Usually, the weekly Digital Foundry blog that top and fails the publication of DF Direct Weekly aims to offer a little more insight on some of the key discussion points - but this week I can only refer you to the piece I've already written concerning CD Projekt RED's transition from its own proprietary engine to Unreal Engine 5 for the next Witcher title. Still, it's a meaty topic that we cover in depth this week, along with Sony's tentative steps in finally embracing new features in the HDMI 2.1 specification - including variable refresh rate (VRR).
VRR is important in that it puts the GPU in your console in control of when the screen refreshes. So, rather than having the game slavishly adhere to, say, a screen's 60Hz refresh in delivering a new frame, the game can decide instead, opening the door to smooth deliver of arbitrary frame-rates - with no screen-tearing. If a game doesn't lock to 60fps, but instead varies between 50-60fps, the chances are you'll barely notice the difference. Even wider frame-rate windows (eg 45-60fps) can also appear buttery smooth, depending on your perception of timing changes. VRR is also key in making 120Hz gaming work well in a world where titles often operate in an 80-120fps window instead. While PS5 performance has generally been very good, recent titles are starting to demand VRR tech: Elden Ring and last week's Ghostwire: Tokyo to name but two.
It was also a big week thanks to presentations from AMD and Intel about their upcoming smart upscaling techniques, FSR 2.0 and XeSS. There are some important clarifications that need to be made about FSR 2.0. It's being seen as a bespoke AMD technology - something brand new and exciting that might, hopefully make its way to consoles. We're strong advocates of the techniques used in FSR 2.0, but it's important to stress that it's essentially AMD's take on an existing technology that's been used in console titles already, since at least 2016. Arguably, it's longer than that actually - the concept of 'upscaling' with picture information taken from prior frames actually kicked off in 2013 in Killzone Shadow Fall (prompting the infamously ridiculous 'native 1080p' class action lawsuit) and while we don't mention it in the Direct, 2014's Far Cry 4 featured HRAA - another early iteration of the tech. What this means is that FSR 2.0 can indeed be used in any console title and even on Switch - but the question is whether the developers want to use it or whether their own solution may already deliver higher quality.
- 00:00:00 Introductions
- 00:00:36 News 01: CD Project RED announces UE5 powered Witcher game
- 00:18:26 News 02: VRR is coming to PS5
- 00:28:19 News 03: AMD's FSR 2.0 presentation at GDC
- 00:33:34 DF Supporter Q: Do you think FSR 2.0 could be used on console as they are AMD powered?
- 00:45:36 News 04: Unity releases new "Enemies" real time cinematic showcase
- 00:52:54 News 05: Zelda Ocarina of Time has been decompiled and released publicly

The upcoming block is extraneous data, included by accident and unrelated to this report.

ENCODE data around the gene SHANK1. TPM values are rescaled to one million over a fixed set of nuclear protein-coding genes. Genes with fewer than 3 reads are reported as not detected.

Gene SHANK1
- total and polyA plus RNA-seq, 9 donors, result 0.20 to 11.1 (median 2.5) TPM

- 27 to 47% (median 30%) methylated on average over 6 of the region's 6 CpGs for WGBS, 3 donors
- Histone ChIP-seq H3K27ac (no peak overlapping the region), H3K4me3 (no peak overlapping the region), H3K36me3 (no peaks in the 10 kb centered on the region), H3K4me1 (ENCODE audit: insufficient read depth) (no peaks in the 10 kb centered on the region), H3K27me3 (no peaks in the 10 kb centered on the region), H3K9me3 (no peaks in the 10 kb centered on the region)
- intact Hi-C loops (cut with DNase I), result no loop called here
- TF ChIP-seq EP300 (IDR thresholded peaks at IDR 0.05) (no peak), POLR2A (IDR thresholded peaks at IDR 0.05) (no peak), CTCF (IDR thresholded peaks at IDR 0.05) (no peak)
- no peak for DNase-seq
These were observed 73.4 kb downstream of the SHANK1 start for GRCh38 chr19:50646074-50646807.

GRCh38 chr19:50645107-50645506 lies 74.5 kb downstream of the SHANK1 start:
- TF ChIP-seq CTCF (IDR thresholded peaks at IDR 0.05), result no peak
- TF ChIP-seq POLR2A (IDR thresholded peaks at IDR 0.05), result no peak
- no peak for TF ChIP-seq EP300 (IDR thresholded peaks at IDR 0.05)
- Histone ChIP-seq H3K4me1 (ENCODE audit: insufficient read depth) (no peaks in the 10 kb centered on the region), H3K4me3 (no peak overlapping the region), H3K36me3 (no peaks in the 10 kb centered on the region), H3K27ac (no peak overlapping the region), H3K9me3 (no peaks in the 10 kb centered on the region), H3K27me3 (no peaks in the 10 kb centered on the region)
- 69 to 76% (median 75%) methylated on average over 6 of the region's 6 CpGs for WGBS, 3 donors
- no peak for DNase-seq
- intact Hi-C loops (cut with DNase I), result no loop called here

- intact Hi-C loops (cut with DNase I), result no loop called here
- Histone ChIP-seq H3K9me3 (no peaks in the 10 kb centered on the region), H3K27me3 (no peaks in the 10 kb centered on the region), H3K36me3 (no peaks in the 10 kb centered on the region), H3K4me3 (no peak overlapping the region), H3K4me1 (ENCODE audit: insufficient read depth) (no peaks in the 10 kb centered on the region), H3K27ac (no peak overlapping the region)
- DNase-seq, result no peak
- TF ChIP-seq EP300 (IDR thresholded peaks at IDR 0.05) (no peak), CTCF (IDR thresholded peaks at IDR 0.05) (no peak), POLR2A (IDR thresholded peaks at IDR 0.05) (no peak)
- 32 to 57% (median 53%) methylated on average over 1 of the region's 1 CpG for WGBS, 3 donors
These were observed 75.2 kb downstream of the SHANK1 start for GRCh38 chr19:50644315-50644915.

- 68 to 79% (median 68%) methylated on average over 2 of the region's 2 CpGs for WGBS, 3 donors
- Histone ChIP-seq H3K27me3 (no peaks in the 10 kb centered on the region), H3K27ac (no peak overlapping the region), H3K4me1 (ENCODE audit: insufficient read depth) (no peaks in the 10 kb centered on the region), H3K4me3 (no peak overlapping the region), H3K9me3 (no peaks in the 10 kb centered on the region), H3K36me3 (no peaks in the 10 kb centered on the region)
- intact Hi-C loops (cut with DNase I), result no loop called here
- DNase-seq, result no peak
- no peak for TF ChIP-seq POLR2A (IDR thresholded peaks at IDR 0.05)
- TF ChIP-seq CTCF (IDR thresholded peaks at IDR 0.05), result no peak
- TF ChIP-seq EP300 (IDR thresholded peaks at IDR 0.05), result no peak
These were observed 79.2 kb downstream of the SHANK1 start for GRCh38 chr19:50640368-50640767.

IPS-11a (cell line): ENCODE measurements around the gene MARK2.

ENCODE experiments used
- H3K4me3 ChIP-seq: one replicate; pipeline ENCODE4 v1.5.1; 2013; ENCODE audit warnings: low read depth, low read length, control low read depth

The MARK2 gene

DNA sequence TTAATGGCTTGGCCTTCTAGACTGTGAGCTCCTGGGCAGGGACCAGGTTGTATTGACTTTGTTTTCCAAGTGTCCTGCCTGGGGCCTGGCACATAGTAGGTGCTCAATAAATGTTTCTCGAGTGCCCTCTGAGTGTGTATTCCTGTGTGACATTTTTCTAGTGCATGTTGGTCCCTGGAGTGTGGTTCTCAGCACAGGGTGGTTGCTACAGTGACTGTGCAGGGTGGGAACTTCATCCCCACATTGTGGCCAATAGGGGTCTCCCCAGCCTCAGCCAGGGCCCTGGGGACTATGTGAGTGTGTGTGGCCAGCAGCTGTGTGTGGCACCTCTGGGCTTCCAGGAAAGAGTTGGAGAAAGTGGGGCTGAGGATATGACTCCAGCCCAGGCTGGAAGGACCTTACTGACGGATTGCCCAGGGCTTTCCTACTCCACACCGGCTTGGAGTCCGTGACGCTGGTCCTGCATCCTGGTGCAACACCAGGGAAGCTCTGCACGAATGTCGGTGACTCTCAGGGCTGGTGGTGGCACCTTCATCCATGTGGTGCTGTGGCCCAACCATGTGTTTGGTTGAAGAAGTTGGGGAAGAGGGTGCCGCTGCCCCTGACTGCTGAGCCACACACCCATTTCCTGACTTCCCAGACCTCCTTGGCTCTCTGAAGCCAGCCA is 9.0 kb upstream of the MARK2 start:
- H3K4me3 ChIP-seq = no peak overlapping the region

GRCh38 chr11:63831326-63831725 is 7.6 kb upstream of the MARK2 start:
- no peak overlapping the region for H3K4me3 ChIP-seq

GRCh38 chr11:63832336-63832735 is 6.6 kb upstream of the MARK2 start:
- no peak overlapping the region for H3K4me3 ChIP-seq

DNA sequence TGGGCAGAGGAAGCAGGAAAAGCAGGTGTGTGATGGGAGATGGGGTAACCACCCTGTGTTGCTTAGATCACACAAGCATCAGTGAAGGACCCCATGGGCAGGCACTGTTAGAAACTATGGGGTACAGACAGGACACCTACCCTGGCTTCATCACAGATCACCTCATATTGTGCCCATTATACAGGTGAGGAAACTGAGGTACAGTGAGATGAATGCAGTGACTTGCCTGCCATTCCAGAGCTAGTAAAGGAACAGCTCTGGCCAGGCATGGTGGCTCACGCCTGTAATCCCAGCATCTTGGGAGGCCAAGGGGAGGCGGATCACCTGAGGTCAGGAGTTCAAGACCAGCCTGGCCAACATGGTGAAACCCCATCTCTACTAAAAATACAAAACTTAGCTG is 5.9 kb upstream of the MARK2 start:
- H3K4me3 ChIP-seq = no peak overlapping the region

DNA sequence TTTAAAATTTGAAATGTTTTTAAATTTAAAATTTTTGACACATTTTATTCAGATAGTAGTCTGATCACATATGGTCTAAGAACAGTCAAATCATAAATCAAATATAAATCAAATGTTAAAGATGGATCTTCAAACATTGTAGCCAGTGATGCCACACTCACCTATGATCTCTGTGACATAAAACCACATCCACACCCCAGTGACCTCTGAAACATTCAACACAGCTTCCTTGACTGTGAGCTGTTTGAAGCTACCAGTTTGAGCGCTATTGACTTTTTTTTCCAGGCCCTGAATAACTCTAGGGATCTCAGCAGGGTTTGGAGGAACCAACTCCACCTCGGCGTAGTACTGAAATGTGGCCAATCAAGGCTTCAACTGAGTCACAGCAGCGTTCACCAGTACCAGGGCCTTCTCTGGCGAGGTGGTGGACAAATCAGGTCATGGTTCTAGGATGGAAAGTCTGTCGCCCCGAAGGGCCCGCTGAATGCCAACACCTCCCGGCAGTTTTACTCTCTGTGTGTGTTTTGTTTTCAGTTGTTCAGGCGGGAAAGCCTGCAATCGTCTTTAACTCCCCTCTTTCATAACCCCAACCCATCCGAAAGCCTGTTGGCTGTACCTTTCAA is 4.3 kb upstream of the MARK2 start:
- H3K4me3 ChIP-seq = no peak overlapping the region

- 00:56:56 News 06: Nintendo Switch gets "Groups" folder support
- 00:59:03 DF Supporter Q: Would you still play new PC releases if you didn't review them for a living?
- 01:03:21 DF Supporter Q: What type of video or content do you dream of making?
- 01:12:27 DF Supporter Q: Does it make sense for Nintendo to target 4K on the next Switch even with reconstruction?
- 01:18:03 DF Supporter Q: Can AMD and Nvidia do something to fix the shader compilation issues on PC?
- 01:22:46 DF Supporter Q: Will you review GTA 5 when it releases on PlayStation 6 and Xbox Series XL?
Intel XeSS? It's the new upscaling technique we're really looking forward to testing out - not just in terms of its quality but also for its compatibility. Despite relying on a neural network for its results (and accelerating this via its own machine learning hardware), XeSS will run on competing GPU architectures, but the question is which cards and how fast will it be? In the Direct, Alex describes how Intel's own figures suggest a 2x performance improvement via AI acceleration, which may mean that XeSS might be too slow to meaningfully upscale from, say, 1440p to 2160p when native 2160p may be the same speed or faster. However, from lower resolutions like 1080p, it may be a different story. Again, we'll be all over this - as well as FSR 2.0 - once the technology is available for testing.
And while we're on the subject of upscaling, an interesting question from one of our supporters concerns the mooted inclusion of Nvidia DLSS in the new Switch. Much has been made of the potential to scale up to 4K, but why target it at all? Isn't that kind of ridiculous for a handheld system? I think the key distinction here isn't that Nintendo will likely target a 4K output, more that DLSS has the power to make low resolution imagery look reasonable on a 4K screen - something that basic low resolution upscaling in the current Switch isn't particularly good at. It's also just a very cool tool for developers to have in their toolkit, generally.
Beyond all of this juicy chat, we cover the amazing Enemies demo from Unity and wonder whether this time, these cutting-edge features may actually transition to games. We also discuss the news of The Legend of Zelda: Ocarina of Time's PC recompilation project, explaining how the 'clean room' approach to development is entirely legal - but how distributing the fully compiled game with OG Nintendo assets isn't. And yes - shader compilation stutter, the bane of PC gaming right now is (once again) discussed at length. Beyond interventions from the game developers and middleware providers in comprehensively addressing the problem, is there anything that AMD or Nvidia can do to help?
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